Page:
Ensuring peak configuration for vSphere with Runecast

Back in the day when I could spend time working on vCheck (I miss those days!) I always wished there was a programmatic way to look at the data in the VMware KB articles and be able to mine the information for potential issues or be aware of enhancements to the configuration I had made with my specific version of vCenter or other VMware products.

A few weeks back, whilst at the Melbourne and Syndey VMUGs in Australia I was introduced to a pretty awesome company and product that sparked my interest.. Runecast (https://www.runecast.biz/)

Recently I managed to find time to install this in my home lab and get started, I have to say, I was impressed.

What is Runecast?

Runecast is a virtual appliance which checks your environment, vCenter, ESXi servers and VMs to ensure they are running at peak performance with no known configuration issues or security issues.

The appliance is updated from the internet or can also be updated via a ISO image attached to the virtual appliance for environments without internet access.  It is updated with information which has been mined from the VMware KB articles and is used to proactively check log and configuration for issues in the virtual environment.

Additionally the information from the security hardening guide or what is now known as the vSphere Security Configuration Guide is also added to the virtual appliance to ensure security configuration is also taken into consideration.


Installation was very easy, the Runecast virtual appliance is provided as an OVA file and is easily downloaded from their site and deployed via the UI or can be deployed in an automated fashion using the following script:

# Settings for deployment
$OVALocation    = "~\Downloads\RCapp_OVF10.ova"
$Cluster        = "Management"
$Network        = "VM Network"
$VMName         = "Runecast"
$DeploymentSize = "small"

# Networking Details (Remove for DHCP)
$IPAddress      = ""
$DNSServer      = ""
$Gateway        = ""
$Netmask        = ""

# Connect to VC
connect-viserver -User administrator@vsphere.local -Password "VMware1!"

# Deployment Details
$VMHost = Get-Cluster $Cluster | Get-VMHost | Sort-Object MemoryGB | Select-Object -first 1
$Datastore = $VMHost | Get-datastore | Sort-Object FreeSpaceGB -Descending | Select-Object -first 1
$PG = Get-VirtualPortGroup -Name $Network -VMHost $vmhost
$config = Get-OvfConfiguration $OVALocation
$config.DeploymentOption.value = $DeploymentSize
$config.common.vami.hostname.value = $VMName
$config.vami.Runecast_analyzer.ip0.Value = $IPAddress
$config.vami.Runecast_analyzer.DNS.Value = $DNSServer
$config.vami.Runecast_analyzer.gateway.Value = $Gateway
$config.vami.Runecast_analyzer.netmask0.Value = $Netmask
$config.NetworkMapping.Network_1.Value = $PG
$RunecastVM = Import-VApp -Source $OVALocation -OvfConfiguration $config -VMHost $vmhost -Datastore $Datastore -Name $VMName
If ($RunecastVM){
    $RunecastVM | Start-VM
} else {
    Write-Host "Runecast failed to deploy"

(At the time of writing this post there was no configuration parameters for things like a license file or the configuration of the Runecast appliance so they need to be done via the UI)

Using the Virtual Appliance

Once logged in it was very easy to add my vCenter details and also automatically configure the syslog settings for each of my ESXi hosts and VMs, there were also PowerCLI scripts for these available but at the moment this was also unavailable due to a bug in the appliance, the friendly Runecast team promised me this would be fixed soon.

Once configured I clicked the “Analyze Now” button, (I also set this up to be scheduled later) and the appliance worked its magic to scan my environment.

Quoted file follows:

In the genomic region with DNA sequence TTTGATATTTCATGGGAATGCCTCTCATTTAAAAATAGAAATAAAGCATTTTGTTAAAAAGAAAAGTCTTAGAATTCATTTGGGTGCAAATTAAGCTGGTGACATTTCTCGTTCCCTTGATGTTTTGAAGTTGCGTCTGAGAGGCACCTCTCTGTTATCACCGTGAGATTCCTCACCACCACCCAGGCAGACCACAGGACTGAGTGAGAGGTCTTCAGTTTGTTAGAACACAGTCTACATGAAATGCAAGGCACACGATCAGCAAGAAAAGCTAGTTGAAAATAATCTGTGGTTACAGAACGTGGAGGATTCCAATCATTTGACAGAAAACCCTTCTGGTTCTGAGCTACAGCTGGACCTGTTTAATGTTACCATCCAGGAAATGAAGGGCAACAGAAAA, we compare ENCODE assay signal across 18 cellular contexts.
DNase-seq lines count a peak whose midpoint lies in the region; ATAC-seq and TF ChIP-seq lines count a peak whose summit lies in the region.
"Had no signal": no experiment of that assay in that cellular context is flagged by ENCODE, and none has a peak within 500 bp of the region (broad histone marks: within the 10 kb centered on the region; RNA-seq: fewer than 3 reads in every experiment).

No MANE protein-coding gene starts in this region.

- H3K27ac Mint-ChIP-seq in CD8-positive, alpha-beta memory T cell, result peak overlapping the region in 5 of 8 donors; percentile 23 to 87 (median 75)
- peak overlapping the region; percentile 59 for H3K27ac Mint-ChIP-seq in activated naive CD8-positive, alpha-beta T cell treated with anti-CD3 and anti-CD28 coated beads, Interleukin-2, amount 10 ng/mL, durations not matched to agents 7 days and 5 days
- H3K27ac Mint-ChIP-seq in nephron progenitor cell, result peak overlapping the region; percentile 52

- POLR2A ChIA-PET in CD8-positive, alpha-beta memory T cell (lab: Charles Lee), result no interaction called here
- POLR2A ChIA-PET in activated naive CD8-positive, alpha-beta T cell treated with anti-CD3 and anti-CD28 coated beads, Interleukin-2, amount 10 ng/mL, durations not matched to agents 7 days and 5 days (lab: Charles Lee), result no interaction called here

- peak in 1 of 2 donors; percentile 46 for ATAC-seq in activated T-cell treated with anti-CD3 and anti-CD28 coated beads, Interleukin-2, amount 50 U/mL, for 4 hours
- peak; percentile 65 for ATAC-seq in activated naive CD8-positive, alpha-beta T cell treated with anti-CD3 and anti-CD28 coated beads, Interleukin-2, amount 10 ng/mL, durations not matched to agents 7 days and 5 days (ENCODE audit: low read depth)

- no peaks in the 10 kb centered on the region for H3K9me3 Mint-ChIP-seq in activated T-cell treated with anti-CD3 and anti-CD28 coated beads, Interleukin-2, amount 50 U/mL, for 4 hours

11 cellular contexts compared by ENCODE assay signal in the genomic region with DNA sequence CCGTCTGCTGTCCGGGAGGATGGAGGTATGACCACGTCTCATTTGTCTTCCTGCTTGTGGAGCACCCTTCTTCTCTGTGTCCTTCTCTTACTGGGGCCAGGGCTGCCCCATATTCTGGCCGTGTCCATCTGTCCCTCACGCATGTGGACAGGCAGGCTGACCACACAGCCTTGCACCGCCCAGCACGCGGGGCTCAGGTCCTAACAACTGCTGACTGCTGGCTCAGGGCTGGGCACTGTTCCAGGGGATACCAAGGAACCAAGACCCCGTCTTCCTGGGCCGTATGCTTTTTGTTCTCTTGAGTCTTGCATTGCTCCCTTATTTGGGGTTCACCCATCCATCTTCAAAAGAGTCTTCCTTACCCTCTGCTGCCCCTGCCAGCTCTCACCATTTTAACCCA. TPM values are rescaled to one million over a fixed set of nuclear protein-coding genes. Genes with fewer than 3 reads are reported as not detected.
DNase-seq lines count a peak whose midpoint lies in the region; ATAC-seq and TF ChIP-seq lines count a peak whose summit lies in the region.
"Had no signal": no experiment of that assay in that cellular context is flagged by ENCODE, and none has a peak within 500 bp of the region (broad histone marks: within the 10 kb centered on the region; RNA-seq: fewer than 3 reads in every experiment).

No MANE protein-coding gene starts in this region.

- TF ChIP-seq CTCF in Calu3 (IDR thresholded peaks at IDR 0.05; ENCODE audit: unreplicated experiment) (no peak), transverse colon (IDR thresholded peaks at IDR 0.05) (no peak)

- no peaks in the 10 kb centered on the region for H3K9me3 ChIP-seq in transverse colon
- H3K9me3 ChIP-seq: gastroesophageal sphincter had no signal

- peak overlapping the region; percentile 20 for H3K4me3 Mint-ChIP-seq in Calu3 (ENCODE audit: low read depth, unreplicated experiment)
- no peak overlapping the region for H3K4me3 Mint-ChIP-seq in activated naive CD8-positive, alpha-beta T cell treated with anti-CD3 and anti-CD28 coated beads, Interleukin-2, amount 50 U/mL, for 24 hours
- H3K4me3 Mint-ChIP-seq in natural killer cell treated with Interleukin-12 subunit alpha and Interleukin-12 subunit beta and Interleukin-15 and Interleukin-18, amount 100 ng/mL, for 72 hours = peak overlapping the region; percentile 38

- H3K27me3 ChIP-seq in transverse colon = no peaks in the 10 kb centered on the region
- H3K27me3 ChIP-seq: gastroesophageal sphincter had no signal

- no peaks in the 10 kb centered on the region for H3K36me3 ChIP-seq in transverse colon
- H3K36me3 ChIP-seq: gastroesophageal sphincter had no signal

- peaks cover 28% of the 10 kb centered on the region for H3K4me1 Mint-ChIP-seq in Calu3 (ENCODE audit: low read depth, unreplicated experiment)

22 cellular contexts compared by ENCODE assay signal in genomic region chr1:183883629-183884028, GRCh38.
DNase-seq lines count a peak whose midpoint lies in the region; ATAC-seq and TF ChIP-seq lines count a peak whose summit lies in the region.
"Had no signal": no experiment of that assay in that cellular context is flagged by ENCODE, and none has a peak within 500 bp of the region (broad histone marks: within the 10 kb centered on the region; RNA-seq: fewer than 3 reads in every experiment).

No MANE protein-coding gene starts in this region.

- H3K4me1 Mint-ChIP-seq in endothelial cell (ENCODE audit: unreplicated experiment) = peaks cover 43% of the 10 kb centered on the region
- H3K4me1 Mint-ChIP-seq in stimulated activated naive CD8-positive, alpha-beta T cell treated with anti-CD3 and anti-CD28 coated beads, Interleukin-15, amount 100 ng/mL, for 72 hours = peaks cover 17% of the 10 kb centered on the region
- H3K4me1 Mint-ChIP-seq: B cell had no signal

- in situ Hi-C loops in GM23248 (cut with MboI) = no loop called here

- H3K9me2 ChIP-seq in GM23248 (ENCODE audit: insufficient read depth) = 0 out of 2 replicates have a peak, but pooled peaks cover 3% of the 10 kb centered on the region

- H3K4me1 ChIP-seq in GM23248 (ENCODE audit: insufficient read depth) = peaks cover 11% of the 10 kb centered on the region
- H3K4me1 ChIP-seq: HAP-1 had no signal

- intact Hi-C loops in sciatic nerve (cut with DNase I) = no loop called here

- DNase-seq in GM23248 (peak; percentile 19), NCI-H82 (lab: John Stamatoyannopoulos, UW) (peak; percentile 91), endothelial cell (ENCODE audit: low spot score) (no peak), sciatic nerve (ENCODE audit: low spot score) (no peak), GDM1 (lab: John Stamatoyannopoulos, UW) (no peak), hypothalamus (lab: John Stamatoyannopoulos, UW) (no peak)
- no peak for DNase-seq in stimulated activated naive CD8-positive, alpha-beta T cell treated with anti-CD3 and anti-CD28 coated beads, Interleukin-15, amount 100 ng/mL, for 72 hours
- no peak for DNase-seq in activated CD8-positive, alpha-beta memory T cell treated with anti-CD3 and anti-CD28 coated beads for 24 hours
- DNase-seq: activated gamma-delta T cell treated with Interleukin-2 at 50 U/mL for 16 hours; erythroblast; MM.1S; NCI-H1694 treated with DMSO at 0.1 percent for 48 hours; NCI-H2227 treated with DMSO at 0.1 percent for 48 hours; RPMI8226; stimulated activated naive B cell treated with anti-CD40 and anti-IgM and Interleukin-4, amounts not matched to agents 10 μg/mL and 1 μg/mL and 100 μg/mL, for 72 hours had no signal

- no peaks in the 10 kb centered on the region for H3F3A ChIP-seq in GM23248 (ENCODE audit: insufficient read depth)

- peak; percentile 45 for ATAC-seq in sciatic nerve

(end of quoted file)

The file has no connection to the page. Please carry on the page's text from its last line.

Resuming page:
Within seconds I was presented with the state of my home lab and to my surprise not only was the information for vSphere 6.5 up to date in the virtual appliance but it had also found some known issues already…

Of course I clicked the RED Critical issues area – seamed like the best place to start! and found that I did indeed have some critical known issues and configuration issues with my environment:

These could be expanded to find the full information from the KB article as seen below:

Of course in my environment I could take my time with these and fix them as needed with updates or the information in the KB but in a production environment this could save a lot of time and heartache in the future with just a few clicks and setting up the automatic checking so that issues are found quicker and reported straight to you via email from the appliance.

Security hardening was easily shown for my entire environment:

Detailed log analysis was also very easy to use so that I could narrow down issues to a timeframe or with a specific word:

Future thoughts for the company

A few comments I would make back to the company as I used the app:

  1. Clearly the bug to bring up the PowerCLI examples for configuring the hosts and VMs needs to be fixed 😉
  2. An API for full configuration and automation of the appliance would have allowed me to take the automated deployment to the next level (I suggest a REST based API)
  3. The docs could have been improved in places, the security privileges for the users were not clear.
  4. Keep doing what you are doing, this is awesome!


Whilst I ran the app in my home lab to try it out, even there i found misconfiguration issues and missing patches. In a corporate environment where human error and misconfiguration accounts for a large number of issues I would strongly recommend checking out this appliance and ensuring your virtual environment is running at peak performance.  Make sure you check out their site here: https://www.runecast.biz/


2 thoughts on “Ensuring peak configuration for vSphere with Runecast

  1. Pingback: Vendor Brief: Runecast | IT Should Just Work

  2. Pingback: Using the Runecast API with Postman - Virtu-Al.Net

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